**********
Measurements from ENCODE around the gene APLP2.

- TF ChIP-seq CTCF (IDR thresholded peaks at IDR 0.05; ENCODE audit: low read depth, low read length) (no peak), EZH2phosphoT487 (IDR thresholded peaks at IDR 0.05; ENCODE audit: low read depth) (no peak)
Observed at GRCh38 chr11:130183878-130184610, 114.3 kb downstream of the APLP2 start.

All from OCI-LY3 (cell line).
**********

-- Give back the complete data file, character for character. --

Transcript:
Measurements from ENCODE around the gene APLP2.

- TF ChIP-seq CTCF (IDR thresholded peaks at IDR 0.05; ENCODE audit: low read depth, low read length) (no peak), EZH2phosphoT487 (IDR thresholded peaks at IDR 0.05; ENCODE audit: low read depth) (no peak)
Observed at GRCh38 chr11:130183878-130184610, 114.3 kb downstream of the APLP2 start.

All from OCI-LY3 (cell line).